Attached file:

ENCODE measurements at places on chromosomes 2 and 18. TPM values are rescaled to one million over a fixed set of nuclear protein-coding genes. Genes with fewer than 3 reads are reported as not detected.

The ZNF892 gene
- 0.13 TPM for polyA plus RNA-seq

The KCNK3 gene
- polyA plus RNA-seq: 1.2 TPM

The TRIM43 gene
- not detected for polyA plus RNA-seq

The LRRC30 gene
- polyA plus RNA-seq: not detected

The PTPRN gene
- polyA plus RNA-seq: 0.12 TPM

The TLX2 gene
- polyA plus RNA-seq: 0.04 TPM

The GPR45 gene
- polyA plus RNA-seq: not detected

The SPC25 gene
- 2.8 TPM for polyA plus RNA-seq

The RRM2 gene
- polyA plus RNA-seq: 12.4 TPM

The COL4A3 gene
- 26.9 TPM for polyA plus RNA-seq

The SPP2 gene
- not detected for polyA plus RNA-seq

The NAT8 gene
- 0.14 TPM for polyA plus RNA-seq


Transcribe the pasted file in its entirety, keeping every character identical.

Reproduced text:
ENCODE measurements at places on chromosomes 2 and 18. TPM values are rescaled to one million over a fixed set of nuclear protein-coding genes. Genes with fewer than 3 reads are reported as not detected.

The ZNF892 gene
- 0.13 TPM for polyA plus RNA-seq

The KCNK3 gene
- polyA plus RNA-seq: 1.2 TPM

The TRIM43 gene
- not detected for polyA plus RNA-seq

The LRRC30 gene
- polyA plus RNA-seq: not detected

The PTPRN gene
- polyA plus RNA-seq: 0.12 TPM

The TLX2 gene
- polyA plus RNA-seq: 0.04 TPM

The GPR45 gene
- polyA plus RNA-seq: not detected

The SPC25 gene
- 2.8 TPM for polyA plus RNA-seq

The RRM2 gene
- polyA plus RNA-seq: 12.4 TPM

The COL4A3 gene
- 26.9 TPM for polyA plus RNA-seq

The SPP2 gene
- not detected for polyA plus RNA-seq

The NAT8 gene
- 0.14 TPM for polyA plus RNA-seq